The 17 Best Plants to Grow in Zone 1a (-60 to -55 °F/-51.1 to -48.3 °C)

Welcome to The Zone! This article is Part 1 in the Gardentabs Zone Series, where we look at all USDA Plant Hardiness Zones and recommend the top 17 plants for your region. 

Betula nana, the dwarf birch close up, The 17 Best Plants to Grow in Zone 1a (-60 to -55 °F/-51.1 to -48.3 °C)

Tiny red bearberries close up, The 17 Best Plants to Grow in Zone 1a (-60 to -55 °F/-51.1 to -48.3 °C)

Arctic Mountain Avens on the arctic tundra, The 17 Best Plants to Grow in Zone 1a (-60 to -55 °F-51.1 to -48.3 °C)

Zone 1a 

Zone 1A is the coldest of all USDA hardiness zones, with winter temperatures reaching extreme lows between -60 to -55 °F (-51.1 to -48.3 °C).

It is found primarily in the far northern reaches of North America, covering areas such as Fairbanks in Alaska, parts of northern Canada, and the uppermost extremities of the Scandinavian countries.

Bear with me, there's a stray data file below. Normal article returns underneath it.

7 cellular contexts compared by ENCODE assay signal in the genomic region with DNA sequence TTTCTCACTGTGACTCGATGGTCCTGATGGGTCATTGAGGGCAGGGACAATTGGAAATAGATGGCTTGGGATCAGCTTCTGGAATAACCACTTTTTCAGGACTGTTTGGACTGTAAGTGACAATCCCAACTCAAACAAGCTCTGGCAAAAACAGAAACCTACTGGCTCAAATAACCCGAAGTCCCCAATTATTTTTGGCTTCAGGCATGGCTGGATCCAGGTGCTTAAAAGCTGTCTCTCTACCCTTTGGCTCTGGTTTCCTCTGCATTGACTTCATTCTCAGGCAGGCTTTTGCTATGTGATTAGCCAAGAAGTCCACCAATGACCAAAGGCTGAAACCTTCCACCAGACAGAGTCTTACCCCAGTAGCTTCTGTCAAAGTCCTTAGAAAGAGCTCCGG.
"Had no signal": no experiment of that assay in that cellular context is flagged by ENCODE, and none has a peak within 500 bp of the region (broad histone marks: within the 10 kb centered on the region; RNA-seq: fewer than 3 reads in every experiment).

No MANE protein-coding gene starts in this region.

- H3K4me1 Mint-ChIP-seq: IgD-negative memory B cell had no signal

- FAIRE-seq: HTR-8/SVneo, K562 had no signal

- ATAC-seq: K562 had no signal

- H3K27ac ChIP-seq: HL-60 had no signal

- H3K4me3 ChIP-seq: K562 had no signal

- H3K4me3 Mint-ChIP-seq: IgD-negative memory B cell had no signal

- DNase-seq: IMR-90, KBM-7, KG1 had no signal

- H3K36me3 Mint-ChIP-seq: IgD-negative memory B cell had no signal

The climate here has very long, exceptionally cold winters and very short, cool summers. The growing season is limited, and plants must withstand freezing temperatures and harsh, often windy conditions.

Given these conditions, the types of plants that can survive in Zone 1a are limited. However, some resilient species have adapted to such harsh environments. 

Here Are 17 of the Best Plants to Grow in Zone 1a

1. Balsam Poplar (Populus balsamifera)

Yellowed poplar leaves (Populus balsamifera) in the park

This robust, deciduous tree native to the northernmost parts of North America can grow up to 80 feet (24.4 meters) tall.

It prefers moist, well-drained soil and lots of sunlight. Its buds are known for their medicinal properties, providing a vital resource to indigenous communities.

2. White Spruce (Picea glauca)

White spruce with conical shape and patchy blue green foliage growing in a garden